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Unlike American turquoise which is usually identified by the specific mine, Chinese turquoise has historically simply been referred to as "Chinese turquoise", even though there are several different areas that produce the stone. Turquoise has been mined in China for over 2000 years, evidenced by its use in many pieces of art and carvings from some of the earliest dynasties.
Chinese turquoise ranges all across the spectrum from deep greens to dark blues and even yellows. The best and most collectible material is dark blue with excellent spider-webbing. Most of the matrix is dark brown or black.
Today, most of the turquoise produced in China comes from the Ma'anshan and Hubei mines. The Hubei province includes the Yungai (also known as Cloud Mountain) and the Zhuxi mines.
It is said that for every well known American mine, there is a Chinese counterpart producing similar material. Popular examples are the Number 8 and Lander Blue mines because of the spider-web matrix, but Chinese turquoise can even be mistaken for Royston, Kingman, Bisbee, and more because of the massive variations in color and matrix.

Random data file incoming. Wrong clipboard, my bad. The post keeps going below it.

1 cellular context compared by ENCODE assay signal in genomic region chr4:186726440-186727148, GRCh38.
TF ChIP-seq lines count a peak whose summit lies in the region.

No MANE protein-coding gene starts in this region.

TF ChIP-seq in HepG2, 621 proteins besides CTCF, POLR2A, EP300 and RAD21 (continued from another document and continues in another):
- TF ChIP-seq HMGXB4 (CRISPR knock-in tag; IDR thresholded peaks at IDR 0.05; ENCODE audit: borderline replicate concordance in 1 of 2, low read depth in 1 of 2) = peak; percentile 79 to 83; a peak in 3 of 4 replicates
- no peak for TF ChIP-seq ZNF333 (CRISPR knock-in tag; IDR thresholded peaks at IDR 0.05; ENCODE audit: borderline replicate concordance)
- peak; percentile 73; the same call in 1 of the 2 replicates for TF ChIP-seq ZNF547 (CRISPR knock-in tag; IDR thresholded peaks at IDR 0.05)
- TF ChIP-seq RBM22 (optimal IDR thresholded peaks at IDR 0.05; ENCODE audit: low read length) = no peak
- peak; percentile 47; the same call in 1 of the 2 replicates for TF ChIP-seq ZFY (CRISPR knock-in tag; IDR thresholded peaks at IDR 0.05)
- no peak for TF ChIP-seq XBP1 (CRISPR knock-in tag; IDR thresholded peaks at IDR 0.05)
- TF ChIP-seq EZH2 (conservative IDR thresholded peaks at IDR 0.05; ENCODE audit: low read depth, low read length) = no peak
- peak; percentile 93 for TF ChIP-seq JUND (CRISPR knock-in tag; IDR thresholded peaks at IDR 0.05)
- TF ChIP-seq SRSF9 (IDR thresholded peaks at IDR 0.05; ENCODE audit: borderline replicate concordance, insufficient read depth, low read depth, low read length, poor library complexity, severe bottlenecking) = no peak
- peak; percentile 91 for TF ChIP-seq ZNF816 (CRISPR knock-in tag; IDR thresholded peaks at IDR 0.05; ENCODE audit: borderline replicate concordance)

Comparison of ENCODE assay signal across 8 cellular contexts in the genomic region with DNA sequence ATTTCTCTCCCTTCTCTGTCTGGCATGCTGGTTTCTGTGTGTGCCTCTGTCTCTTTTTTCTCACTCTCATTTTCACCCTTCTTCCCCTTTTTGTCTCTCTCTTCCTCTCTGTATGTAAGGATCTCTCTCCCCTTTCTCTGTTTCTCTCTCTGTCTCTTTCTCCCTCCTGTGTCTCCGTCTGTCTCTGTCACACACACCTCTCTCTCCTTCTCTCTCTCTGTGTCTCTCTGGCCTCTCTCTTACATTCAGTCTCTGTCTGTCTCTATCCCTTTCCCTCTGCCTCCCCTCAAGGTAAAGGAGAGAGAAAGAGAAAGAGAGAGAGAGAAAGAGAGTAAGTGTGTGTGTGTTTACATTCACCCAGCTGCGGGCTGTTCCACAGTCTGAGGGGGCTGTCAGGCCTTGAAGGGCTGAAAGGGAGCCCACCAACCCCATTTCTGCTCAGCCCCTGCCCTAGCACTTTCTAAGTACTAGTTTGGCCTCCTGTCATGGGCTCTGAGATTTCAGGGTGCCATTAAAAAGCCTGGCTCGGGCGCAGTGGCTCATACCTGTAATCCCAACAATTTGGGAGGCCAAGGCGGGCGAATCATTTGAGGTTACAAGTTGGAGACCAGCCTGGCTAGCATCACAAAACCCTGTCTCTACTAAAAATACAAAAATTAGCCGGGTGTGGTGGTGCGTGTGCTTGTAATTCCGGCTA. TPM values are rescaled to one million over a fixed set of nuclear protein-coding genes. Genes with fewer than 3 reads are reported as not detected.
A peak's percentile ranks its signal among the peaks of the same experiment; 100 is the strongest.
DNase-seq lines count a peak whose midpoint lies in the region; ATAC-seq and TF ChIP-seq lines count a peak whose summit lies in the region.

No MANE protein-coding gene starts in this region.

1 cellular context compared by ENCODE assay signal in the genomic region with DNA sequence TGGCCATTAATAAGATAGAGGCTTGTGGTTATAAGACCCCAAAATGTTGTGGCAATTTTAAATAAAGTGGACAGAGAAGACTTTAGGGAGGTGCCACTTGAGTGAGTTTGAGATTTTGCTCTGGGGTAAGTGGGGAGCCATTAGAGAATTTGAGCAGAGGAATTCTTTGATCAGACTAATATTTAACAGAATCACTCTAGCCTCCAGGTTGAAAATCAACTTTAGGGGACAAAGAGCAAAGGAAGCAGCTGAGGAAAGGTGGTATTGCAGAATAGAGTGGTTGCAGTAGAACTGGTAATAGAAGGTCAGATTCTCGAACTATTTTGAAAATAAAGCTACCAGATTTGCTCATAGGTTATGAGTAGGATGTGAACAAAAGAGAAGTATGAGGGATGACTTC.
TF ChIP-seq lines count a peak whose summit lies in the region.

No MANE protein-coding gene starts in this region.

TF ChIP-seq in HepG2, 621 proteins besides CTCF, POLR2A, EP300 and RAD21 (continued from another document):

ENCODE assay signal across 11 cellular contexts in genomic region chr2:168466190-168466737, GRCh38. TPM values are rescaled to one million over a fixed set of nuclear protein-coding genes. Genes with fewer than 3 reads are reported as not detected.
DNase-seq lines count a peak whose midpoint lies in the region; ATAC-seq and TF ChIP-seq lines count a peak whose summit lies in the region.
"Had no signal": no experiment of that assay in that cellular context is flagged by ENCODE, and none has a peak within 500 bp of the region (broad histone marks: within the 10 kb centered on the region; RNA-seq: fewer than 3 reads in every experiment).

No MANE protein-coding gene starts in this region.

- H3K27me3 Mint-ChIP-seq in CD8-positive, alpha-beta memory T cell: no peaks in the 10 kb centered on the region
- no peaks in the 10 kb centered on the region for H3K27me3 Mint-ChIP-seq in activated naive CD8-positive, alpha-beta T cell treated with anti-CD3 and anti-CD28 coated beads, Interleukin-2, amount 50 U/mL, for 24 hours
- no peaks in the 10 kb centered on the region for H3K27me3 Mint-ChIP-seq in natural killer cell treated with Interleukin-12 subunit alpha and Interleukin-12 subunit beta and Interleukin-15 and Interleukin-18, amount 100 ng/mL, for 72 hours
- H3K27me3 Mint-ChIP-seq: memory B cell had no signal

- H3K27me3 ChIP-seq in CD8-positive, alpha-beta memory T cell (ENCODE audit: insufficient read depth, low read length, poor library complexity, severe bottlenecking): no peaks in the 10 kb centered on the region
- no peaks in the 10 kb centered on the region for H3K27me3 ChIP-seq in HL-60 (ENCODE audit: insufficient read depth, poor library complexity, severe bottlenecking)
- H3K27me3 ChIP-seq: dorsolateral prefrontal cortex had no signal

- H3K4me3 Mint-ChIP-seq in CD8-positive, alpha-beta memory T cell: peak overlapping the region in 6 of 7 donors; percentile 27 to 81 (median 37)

In the mid-1980s when Chinese turquoise started coming to the US market in large quantities, unscrupulous dealers would often sell Chinese turquoise as Number 8, Lander Blue or many other famous mines, asking for the much higher prices commanded by these American counterparts. This practice greatly hurt the image of Chinese turquoise, and still puts off potential buyers today even when labeled correctly. Still, with the rising demand for natural turquoise, the best natural Chinese turquoise is quickly rising in price and demand. Most Chinese turquoise sold today is stabilized or treated but fills a large part of the demand in America due to the scarcity of American turquoise. The best natural Chinese turquoise is often withheld from the American market, making it quite rare and valued by collectors.